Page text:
If I run
history, I can see my latest executed commands.
If I run
More than once I’ve accidentally run a number of commands and polluted my bash history. How do I close my terminal without saving my bash history? I’m using Fedora.
I’m following through a tutorial and it mentions to run this command:
So, I’ve looked at history and at Ctrl+R, but they are not what I thought I knew.
Is there a way that I can type in the beginning of a command, and cycle through the matches in my history with some bash shortcut?
How can you log every command someone has entered into the shell?
In Bash, suppose I visit a directory, and then another directory. I would like to copy a file from the first directory to the second directory, but without specifying the long pathnames of them. Is it possible?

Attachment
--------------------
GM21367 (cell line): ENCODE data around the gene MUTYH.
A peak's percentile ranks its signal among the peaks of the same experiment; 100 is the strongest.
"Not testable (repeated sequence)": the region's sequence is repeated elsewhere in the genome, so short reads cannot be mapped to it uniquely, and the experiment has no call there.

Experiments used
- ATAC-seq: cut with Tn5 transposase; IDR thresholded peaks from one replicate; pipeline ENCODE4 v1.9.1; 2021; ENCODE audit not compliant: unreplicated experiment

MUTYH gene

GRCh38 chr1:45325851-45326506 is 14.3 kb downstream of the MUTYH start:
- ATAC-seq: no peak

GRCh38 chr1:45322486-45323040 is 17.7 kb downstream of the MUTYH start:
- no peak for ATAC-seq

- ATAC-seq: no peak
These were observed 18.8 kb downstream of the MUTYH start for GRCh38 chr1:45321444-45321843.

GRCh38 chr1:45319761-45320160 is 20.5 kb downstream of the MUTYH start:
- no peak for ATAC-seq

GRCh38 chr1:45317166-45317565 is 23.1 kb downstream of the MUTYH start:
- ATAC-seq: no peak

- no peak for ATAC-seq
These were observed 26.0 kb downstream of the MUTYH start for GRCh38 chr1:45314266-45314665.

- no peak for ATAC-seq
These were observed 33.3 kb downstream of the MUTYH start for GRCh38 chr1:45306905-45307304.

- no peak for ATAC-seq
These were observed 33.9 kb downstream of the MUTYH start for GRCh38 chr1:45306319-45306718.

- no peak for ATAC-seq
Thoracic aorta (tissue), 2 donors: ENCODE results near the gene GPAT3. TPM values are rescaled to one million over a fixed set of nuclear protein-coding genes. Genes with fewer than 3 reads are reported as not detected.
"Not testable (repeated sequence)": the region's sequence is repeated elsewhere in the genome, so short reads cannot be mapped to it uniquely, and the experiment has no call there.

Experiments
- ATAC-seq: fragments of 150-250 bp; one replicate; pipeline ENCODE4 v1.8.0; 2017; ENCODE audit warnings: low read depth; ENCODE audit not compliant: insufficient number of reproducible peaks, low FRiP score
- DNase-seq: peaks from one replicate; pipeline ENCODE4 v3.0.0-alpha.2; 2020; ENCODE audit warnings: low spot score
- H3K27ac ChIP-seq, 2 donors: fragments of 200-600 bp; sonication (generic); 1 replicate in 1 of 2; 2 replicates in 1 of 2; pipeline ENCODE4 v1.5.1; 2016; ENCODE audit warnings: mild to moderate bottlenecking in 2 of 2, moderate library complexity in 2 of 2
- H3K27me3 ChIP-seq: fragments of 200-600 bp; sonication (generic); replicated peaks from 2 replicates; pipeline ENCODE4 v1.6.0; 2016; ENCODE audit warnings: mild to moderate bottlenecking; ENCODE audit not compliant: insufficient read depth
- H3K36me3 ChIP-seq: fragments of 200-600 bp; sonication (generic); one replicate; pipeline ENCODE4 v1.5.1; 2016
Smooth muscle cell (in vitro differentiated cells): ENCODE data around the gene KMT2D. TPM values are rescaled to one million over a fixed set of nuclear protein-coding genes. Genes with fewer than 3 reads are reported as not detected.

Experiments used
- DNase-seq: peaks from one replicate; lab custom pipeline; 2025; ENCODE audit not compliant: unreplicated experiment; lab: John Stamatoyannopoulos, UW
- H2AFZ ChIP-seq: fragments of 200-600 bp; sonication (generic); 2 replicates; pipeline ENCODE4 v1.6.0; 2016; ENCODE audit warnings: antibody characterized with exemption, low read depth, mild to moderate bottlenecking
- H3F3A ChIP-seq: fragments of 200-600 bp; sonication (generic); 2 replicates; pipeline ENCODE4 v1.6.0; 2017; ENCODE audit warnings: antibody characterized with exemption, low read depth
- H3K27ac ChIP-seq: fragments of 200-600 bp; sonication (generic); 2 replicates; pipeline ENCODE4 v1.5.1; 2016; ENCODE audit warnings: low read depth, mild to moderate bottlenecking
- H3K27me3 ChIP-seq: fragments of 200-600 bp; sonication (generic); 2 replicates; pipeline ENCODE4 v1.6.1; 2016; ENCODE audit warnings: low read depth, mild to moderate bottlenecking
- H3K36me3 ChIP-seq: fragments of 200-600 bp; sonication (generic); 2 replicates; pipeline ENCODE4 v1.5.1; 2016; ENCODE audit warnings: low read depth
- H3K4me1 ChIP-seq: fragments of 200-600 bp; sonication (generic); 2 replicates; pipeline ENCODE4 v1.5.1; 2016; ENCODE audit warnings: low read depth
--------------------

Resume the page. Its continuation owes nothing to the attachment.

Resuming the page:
One of my favorite Unix tricks is
^x^y, which will take the last command and replace the first instance of “x” with “y”. However, I’m wondering if a similar trick works to replace all instances of “x” with “y” in the last command?
Suppose I want to execute a sequence of four commands that I have executed before. If the first one is 432 in the command-history, then I could do:
Today, I was caught redhanded while attempting to code golf a password generator for Twitter.
I know I can use Up to iterate through previous commands. Running the last command simply involves Up + Enter. However, I was thinking of buying the Happy Hacking Keyboard as I spend a lot of time in